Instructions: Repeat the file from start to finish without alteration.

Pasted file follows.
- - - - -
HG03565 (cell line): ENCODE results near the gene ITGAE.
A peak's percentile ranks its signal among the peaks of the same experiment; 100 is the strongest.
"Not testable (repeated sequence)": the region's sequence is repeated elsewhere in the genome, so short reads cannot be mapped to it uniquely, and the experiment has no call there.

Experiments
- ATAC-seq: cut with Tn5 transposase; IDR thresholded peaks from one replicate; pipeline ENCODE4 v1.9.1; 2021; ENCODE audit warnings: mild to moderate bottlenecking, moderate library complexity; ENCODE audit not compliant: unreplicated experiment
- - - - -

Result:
HG03565 (cell line): ENCODE results near the gene ITGAE.
A peak's percentile ranks its signal among the peaks of the same experiment; 100 is the strongest.
"Not testable (repeated sequence)": the region's sequence is repeated elsewhere in the genome, so short reads cannot be mapped to it uniquely, and the experiment has no call there.

Experiments
- ATAC-seq: cut with Tn5 transposase; IDR thresholded peaks from one replicate; pipeline ENCODE4 v1.9.1; 2021; ENCODE audit warnings: mild to moderate bottlenecking, moderate library complexity; ENCODE audit not compliant: unreplicated experiment